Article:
“The Visitor” is a true story from journalist Dodai Stewart. On NYE, I stumbled upon it looking for something quick to hit my book goal. Once I began, I realized I’d rather savor it. I finished the audiobook while walking my pup on New Year’s Day.
The story is a poignant musing on the idea of love. She explains how she grew up in New York. She loves how cinematic living in the city can be. Everything seems full of promise and glamor, especially when you run into actors on the street. She recounts filming locations and how she got to spend time in museums. Her family made an effort to travel every year too. In the present-day of this story, she is 29 and single. She works at a magazine and does freelance writing. Her job gets her into exclusive screenings and interviewing music artists. She has friends at local bars who hook her up with free food, which comes in handy with how expensive NYC is. But in between these fabulous nights, she lives in a tiny studio apartment. She often goes out and comes home alone. Desperate for love with a capital L, she logs onto Nerve.com. She strikes up a chat with a flowery profile that attracts a handsome stranger named Marco. Even tho he lives in San Francisco, there’s something about his reply. In a matter of weeks, they bond over long emails and texts. Although it feels rash, she decides to meet him in LA. They fall hard for each other despite living a country apart. The story explores the highs and lows of their long-distance relationship. With humor mixed with soul-searching commentary, she realizes you can’t expect love to conquer all on its own. It’s more complicated, especially if you’re unsure of what love should or can be.
As most people are reflecting on 2023 today, this novel made me reflect on what it was like to be 29. I also reminisced about my short stint living in NYC when I last used online dating in earnest. The story explains her yearning for a companion that I could relate to. Similar to Dodai, I often go to events on my own and come home to an empty apartment. Except this year, now I get doggo cuddles. Still, it would be nice to have someone to share a meal with or be that plus one. Through the story, she spotlights how when looking for “The One”, you need to know (or have a general sense) of what matters to you. A potential partner has to be remotely on a similar trajectory. I respected the vulnerability of discussing whether she over-romanticized things. She questions whether she is the problem, which even non-Swifties can understand.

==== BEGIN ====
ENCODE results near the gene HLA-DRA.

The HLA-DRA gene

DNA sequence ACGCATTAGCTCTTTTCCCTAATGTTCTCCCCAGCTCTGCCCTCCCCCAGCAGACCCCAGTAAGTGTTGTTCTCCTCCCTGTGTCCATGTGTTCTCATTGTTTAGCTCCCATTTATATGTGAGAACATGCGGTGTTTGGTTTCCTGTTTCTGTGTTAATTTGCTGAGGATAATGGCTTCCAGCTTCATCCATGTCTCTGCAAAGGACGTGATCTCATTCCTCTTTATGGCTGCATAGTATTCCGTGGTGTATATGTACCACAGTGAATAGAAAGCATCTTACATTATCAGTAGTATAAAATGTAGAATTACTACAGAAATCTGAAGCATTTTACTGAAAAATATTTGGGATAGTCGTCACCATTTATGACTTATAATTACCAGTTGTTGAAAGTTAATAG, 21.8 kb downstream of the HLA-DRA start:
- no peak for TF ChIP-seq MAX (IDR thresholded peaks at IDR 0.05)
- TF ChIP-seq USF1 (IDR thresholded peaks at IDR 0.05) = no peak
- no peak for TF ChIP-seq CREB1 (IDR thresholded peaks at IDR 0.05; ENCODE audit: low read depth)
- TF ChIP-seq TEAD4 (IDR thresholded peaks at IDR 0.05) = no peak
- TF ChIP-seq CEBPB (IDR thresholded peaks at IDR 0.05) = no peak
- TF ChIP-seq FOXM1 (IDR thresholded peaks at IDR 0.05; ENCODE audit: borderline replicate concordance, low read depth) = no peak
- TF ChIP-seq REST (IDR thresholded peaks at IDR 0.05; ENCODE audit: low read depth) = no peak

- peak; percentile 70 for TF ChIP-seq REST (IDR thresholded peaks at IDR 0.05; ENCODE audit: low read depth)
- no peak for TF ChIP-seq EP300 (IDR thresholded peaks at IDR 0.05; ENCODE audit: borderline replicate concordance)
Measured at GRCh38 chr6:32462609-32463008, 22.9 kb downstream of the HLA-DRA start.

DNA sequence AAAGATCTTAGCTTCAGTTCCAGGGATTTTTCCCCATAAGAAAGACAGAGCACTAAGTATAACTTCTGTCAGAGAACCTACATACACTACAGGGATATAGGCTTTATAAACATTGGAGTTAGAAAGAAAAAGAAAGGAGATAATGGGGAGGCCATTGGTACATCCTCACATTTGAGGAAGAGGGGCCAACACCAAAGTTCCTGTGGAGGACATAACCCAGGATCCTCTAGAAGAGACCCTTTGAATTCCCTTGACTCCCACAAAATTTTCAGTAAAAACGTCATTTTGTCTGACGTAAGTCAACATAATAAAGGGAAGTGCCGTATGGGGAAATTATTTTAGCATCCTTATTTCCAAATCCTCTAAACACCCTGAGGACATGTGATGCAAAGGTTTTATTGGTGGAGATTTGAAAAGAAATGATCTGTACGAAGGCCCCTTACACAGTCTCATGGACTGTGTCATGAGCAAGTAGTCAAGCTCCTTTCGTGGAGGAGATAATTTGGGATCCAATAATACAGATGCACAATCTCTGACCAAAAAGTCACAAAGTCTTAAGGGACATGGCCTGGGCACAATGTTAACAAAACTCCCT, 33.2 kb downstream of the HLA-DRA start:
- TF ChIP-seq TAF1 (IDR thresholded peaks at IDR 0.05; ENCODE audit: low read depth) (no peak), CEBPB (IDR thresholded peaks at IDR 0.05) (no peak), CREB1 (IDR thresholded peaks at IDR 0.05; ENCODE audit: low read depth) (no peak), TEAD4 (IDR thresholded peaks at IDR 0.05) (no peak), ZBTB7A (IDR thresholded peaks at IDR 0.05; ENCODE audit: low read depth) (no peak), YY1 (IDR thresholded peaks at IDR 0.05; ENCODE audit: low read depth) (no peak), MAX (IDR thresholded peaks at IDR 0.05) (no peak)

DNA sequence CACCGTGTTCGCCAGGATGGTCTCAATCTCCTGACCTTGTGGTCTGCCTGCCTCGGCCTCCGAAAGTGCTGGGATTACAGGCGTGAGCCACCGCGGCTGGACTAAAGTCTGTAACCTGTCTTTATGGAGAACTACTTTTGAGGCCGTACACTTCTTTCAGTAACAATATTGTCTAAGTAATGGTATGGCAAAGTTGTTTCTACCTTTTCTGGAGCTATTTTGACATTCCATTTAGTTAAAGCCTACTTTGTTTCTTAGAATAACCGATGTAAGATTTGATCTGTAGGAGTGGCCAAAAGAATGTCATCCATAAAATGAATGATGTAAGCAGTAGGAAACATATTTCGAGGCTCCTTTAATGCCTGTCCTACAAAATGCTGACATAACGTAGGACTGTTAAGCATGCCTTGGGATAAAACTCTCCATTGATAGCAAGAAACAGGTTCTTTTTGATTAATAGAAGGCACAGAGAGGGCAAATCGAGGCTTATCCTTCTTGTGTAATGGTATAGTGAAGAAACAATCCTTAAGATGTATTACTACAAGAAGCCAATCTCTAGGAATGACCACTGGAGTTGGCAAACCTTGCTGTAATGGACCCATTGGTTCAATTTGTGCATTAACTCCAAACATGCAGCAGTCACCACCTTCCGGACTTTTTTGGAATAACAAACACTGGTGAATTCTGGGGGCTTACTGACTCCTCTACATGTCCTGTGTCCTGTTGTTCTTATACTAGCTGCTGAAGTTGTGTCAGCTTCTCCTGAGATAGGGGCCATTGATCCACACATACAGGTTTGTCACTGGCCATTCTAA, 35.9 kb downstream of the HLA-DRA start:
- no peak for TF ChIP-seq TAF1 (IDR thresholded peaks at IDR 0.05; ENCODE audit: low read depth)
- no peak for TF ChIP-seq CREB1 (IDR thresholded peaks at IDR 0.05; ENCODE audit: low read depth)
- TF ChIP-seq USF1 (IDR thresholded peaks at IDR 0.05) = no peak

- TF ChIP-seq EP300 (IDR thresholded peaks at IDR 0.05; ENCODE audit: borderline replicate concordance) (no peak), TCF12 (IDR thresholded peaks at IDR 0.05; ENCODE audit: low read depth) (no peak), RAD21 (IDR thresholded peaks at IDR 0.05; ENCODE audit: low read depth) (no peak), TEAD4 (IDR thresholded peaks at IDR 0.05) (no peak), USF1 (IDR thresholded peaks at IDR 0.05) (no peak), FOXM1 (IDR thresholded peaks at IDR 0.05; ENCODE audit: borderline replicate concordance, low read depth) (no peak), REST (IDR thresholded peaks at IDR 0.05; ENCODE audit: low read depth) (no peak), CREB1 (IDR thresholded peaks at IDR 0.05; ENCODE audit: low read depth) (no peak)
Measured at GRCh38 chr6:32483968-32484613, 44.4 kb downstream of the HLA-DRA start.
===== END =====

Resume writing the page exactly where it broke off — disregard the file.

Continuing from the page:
The story ultimately made me grateful for my NY escapades. It reaffirmed my hope for love and gave me a renewed appreciation for my single freedom. I knew I was gonna love this story since I’ve been a fan of her writing ever since reading her Jezebel.com pieces. These days, she writes for many prestigious outlets like The New York Times. She recently did a lovely piece on The Ripped Bodice’s new Brooklyn store, which led to my phone blowing up with notifications since I manage their account. I can’t believe I missed this Amazon Original short story from 2019. The audiobook is narrated by the author, so the story feels immediate. I would love to read a romance novel from her.
Read this if you loved the show Felicity and looking for an existential look at dating.